Every three weeks, more Americans die of an opioid overdose than died in the September 11th attacks, according to an interim report published by President Donald Trump’s Opioid Commission July 31, 2017. An estimated 142 people in the U.S. die every day from opioids. In one study, 16.5% of deaths occurred in cases where the patient was taking opioids exactly as prescribed by their doctor, without misuse.1 And while these numbers certainly include people addicted to illegal drugs like heroin and fentanyl, it also includes those you wouldn’t typically expect.
In 2015, 87 children died of opioid intoxication, according to the Centers for Disease Control and Prevention.2 These have mostly been young children who stumbled upon illegal or legally prescribed opioids and died. Also in 2015, almost 14,000 people age 45-plus died from an opioid overdose,3 many of whom became addicted to the drugs because they were prescribed to them by their medical provider. In that very same year, the amount of opioids prescribed in the U.S. was enough for every American to be medicated1 around the clock for three weeks, according to the interim report by the Opioid Commission.
Let’s read that again: the amount of opioids prescribed in the U.S. in 2015 was enough to medicate every American 24/7 for three full weeks. We don’t blame you if you find that statement to be alarming. But how did we get here?
What Are Opioids and How Did They Become Such a Problem?
Opioids are a class of drugs that include illegal drugs heroin and fentanyl, as well as prescription pain relievers such as oxycodone, hydrocodone, codeine, morphine,4 and more, according to the National Institute of Drug Abuse. In addition to pain relief, they produce a feeling of euphoria, which is part of the reason the drugs are so addictive.
In a report from May 2014 released by the Senate Caucus on International Narcotics Control, Dr. Nora D. Volkow wrote that the current epidemic is the likely result of three factors: drastic increases in prescriptions written, greater social acceptability for using medications for different purposes, and aggressive marketing by pharmaceutical companies.5
In simple terms, most people have become addicted to opioids not for the thrill, but because they took a prescribed pain killer for legitimate pain and became addicted as a result.
The problem is that most of us will suffer from chronic or severe pain at some point throughout our lifetime. In 2015, more than 25 million Americans reported having pain every day for the previous three months,6 according to the National Institutes of Health. And we’re sure we don’t need to tell you that being in pain not only is, well, painful, but also can have severe negative effects on one’s quality of life, social, family, and work environments.7 It’s unrealistic to expect even the most conscientious patient to ignore pain or to “power through” it with over-the-counter medications. Instead, it’s important to fully consider a comprehensive approach to pain management.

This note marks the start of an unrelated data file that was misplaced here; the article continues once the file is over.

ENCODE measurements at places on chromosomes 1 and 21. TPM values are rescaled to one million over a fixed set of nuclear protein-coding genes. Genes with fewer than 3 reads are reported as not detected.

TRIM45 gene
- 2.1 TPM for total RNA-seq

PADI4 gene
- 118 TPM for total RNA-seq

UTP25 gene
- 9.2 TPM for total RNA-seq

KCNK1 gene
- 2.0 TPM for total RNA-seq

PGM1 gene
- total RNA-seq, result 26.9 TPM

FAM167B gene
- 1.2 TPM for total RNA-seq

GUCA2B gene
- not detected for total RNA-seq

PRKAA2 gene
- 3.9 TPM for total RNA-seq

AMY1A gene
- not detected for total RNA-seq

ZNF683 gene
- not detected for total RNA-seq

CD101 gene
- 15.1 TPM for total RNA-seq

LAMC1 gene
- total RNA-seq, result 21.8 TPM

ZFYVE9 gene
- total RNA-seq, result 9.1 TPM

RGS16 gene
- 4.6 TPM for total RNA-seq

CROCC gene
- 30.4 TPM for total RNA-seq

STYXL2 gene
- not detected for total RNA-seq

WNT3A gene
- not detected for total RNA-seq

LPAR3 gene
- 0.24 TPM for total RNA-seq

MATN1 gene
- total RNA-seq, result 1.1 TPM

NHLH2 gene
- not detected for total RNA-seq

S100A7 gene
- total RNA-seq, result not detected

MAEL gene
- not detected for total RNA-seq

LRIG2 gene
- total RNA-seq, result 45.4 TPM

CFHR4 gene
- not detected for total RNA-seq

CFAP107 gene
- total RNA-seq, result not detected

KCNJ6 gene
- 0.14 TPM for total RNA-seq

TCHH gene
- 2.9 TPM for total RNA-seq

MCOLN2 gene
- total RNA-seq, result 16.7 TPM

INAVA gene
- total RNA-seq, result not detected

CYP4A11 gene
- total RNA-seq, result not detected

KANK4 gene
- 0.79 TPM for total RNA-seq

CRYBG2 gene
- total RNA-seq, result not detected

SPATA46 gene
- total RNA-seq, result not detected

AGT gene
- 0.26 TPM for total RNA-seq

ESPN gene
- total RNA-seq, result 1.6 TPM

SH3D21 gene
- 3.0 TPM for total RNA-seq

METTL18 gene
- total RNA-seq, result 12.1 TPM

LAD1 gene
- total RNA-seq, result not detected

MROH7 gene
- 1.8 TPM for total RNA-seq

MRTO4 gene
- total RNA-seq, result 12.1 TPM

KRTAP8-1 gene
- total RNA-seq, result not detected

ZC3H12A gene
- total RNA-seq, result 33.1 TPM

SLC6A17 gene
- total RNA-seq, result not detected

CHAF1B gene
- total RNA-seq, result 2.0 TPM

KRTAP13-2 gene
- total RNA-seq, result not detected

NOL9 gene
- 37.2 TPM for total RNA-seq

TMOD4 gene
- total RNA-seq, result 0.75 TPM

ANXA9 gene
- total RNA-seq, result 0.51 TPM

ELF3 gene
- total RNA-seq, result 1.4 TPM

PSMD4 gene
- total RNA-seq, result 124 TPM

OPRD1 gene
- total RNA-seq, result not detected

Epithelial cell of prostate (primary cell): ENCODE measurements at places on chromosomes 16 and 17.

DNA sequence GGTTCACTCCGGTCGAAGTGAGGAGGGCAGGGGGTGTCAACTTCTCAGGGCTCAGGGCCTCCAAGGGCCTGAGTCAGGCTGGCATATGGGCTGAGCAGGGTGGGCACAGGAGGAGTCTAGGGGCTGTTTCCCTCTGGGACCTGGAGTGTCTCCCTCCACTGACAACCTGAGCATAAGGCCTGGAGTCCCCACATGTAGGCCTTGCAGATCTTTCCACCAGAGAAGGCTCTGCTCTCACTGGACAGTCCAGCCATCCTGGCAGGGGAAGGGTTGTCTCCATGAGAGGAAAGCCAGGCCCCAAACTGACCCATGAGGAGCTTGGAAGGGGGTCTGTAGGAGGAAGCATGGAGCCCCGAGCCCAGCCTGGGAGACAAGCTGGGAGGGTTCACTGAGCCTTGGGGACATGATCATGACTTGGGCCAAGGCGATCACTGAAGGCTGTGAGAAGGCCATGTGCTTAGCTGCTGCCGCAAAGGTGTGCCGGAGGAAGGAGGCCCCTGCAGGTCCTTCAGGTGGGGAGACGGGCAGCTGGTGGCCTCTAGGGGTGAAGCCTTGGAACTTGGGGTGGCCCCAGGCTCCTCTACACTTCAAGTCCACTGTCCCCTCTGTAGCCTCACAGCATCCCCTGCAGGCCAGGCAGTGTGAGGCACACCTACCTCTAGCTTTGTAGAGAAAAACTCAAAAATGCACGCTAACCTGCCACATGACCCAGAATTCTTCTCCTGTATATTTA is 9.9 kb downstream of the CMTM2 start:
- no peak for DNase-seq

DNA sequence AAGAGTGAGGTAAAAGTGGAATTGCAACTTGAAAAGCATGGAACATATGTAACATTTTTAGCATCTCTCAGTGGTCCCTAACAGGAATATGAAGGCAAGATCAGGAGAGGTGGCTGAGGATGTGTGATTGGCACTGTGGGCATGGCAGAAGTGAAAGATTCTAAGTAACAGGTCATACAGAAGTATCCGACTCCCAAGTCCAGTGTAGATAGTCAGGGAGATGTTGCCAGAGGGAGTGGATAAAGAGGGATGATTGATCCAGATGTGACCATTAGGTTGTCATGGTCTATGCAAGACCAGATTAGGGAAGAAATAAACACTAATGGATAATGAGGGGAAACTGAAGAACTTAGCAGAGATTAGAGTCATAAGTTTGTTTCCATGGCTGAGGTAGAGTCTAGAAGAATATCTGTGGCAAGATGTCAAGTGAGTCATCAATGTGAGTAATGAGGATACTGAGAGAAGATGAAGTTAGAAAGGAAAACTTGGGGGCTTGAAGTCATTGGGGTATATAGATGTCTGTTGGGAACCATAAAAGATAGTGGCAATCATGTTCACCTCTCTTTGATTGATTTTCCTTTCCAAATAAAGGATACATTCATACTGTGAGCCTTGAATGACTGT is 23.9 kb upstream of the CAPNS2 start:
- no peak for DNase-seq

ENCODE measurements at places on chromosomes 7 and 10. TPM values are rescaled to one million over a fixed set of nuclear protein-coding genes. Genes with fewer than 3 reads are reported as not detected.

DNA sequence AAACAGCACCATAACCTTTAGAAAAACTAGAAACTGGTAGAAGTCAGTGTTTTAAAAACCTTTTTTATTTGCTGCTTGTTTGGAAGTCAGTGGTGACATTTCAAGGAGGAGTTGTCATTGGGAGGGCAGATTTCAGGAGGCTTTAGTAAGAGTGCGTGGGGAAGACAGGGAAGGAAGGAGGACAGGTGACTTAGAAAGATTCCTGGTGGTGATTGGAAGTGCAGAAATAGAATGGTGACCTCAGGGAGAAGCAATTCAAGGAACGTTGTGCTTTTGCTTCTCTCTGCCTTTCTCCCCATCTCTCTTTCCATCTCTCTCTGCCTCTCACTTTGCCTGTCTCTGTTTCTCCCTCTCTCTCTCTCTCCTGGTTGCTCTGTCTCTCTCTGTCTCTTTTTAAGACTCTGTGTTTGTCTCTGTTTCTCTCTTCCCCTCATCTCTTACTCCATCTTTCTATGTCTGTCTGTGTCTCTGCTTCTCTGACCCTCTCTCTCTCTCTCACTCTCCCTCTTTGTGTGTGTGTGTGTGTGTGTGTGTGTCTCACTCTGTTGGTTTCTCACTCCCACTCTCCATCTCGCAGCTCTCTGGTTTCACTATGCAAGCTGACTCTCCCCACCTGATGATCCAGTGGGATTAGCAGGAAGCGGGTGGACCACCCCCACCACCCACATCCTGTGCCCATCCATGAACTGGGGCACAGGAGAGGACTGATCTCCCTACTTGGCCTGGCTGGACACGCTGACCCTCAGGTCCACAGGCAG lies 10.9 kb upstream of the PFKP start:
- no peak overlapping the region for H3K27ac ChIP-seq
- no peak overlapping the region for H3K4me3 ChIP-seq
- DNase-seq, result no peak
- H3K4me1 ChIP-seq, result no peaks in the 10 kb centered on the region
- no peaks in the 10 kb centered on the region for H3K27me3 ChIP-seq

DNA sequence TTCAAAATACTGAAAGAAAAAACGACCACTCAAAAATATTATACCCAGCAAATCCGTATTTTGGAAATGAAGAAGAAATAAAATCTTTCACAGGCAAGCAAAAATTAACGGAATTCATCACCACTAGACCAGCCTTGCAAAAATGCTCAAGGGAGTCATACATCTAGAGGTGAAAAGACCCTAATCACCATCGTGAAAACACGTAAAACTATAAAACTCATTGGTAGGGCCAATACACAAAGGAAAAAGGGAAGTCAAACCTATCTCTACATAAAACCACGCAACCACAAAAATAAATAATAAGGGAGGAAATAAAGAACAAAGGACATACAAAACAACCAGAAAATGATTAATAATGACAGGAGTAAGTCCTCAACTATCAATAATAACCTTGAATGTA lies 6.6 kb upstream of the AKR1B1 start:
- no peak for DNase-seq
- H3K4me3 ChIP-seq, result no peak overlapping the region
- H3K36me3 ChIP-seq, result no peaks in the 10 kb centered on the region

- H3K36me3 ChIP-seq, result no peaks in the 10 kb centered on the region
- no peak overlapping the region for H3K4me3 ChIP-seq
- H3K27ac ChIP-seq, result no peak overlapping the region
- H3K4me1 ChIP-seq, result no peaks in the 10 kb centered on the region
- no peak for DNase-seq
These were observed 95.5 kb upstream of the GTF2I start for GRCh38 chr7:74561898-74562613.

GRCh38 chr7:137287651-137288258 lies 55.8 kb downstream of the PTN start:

How to Avoid Opioid Addiction and Manage Pain Responsibly
When undergoing surgery or facing chronic pain, first consult with your doctor to identify the best method for pain management. Luckily, mainstream medicine is embracing a wider variety of treatments for pain,8 which is making it easier for patients to seek the right treatment for themselves.
“As we learn more about the harmful effects of chronic opioid use, non-opioid modalities have proven far more effective and with far fewer harmful side effects and little risk of physical dependence and abuse,” says Dr. Shahbaz Farnad, MD, an assistant professor of anesthesiology & pain management at Icahn School of Medicine at Mount Sinai Medical Center. These non-opioid treatment modalities can include interventional techniques such as injections, physical therapy, yoga/exercise, acupuncture, and non-opioid medications, according to Dr. Farnad.
Various studies show that in addition to these interventional techniques, natural supplements can be effective in managing pain as well. A 2016 study showed that the natural substance l-tetrahydropalmatine can help alleviate certain kinds of pain9 in mice. Some studies have shown that the natural supplement willow bark can decrease pain and inflammation.10 And there is overwhelming research that shows that Omega 3 polyunsaturated fatty acids can provide decrease inflammation.11 If considering pain management through natural supplements, first consider the type of pain you’re in, its cause, and then choose the supplements that best address your specific issue.
When in need of any type of pain management, whether due to surgery, injury, or illness, it can be beneficial to have an honest conversation with your physician regarding the need for opioids and alternative treatment options.12 It is also recommended that you know the signs of opioid addiction prior to beginning treatment, according to the American Addiction Centers.
More than 100 people are dying in the U.S. each day, and knowing your risks can help you manage your pain in a way that’s the most healthy, comprehensive approach for you.
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